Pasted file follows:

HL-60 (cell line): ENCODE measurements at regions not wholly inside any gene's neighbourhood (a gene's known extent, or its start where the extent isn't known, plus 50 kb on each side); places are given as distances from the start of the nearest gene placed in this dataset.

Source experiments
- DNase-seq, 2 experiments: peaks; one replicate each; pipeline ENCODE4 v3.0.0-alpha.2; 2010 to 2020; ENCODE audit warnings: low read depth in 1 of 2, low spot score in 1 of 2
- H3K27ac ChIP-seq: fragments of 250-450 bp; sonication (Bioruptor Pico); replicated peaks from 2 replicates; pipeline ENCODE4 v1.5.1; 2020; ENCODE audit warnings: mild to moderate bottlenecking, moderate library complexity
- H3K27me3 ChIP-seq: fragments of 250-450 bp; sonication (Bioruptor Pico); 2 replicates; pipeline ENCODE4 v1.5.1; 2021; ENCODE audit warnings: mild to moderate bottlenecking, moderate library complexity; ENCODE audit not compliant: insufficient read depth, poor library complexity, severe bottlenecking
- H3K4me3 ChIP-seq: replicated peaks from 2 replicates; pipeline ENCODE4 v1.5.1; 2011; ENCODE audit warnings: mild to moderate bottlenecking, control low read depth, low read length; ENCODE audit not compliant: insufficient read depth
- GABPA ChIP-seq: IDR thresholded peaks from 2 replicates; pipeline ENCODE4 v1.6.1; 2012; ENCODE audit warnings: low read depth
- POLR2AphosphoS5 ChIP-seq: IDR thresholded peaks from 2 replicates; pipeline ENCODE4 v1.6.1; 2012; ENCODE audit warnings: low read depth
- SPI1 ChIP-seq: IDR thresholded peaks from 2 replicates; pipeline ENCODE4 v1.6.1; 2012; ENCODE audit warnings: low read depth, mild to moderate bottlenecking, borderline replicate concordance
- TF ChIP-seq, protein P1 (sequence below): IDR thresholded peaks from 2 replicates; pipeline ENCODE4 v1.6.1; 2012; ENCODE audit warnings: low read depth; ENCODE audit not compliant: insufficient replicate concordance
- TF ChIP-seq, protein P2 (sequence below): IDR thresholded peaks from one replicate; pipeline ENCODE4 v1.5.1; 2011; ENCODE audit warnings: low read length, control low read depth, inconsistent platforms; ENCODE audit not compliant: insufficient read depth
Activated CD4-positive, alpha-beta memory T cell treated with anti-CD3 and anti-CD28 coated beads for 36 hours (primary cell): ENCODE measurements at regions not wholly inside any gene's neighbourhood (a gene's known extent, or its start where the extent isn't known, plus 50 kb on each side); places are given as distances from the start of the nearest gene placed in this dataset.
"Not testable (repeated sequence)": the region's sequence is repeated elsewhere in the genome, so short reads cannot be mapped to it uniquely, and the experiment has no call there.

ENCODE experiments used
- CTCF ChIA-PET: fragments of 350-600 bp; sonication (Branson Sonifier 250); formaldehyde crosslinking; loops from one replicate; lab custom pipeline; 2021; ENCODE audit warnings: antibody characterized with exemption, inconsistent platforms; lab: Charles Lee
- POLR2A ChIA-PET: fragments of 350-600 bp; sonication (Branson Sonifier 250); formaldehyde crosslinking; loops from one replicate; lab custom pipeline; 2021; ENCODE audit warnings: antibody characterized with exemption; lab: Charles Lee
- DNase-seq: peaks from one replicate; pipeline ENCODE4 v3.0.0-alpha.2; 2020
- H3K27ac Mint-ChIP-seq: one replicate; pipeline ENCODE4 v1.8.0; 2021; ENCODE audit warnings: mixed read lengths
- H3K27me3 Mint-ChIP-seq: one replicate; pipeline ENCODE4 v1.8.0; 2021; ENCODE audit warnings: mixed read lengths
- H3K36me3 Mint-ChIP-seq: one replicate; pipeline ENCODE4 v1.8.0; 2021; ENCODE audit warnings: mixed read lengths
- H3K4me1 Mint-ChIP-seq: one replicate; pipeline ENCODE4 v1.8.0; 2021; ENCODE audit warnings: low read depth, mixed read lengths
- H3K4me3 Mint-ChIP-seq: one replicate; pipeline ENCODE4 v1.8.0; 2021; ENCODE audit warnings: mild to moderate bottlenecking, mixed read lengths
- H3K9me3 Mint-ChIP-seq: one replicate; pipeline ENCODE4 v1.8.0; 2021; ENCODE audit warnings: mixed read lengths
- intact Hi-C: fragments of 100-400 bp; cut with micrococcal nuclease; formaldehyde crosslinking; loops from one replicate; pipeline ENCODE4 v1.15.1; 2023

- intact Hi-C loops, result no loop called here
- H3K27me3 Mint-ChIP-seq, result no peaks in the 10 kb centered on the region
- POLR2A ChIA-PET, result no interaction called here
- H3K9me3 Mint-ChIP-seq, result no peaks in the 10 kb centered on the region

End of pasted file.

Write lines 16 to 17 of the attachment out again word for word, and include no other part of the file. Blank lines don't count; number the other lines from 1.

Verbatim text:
- POLR2A ChIA-PET: fragments of 350-600 bp; sonication (Branson Sonifier 250); formaldehyde crosslinking; loops from one replicate; lab custom pipeline; 2021; ENCODE audit warnings: antibody characterized with exemption; lab: Charles Lee
- DNase-seq: peaks from one replicate; pipeline ENCODE4 v3.0.0-alpha.2; 2020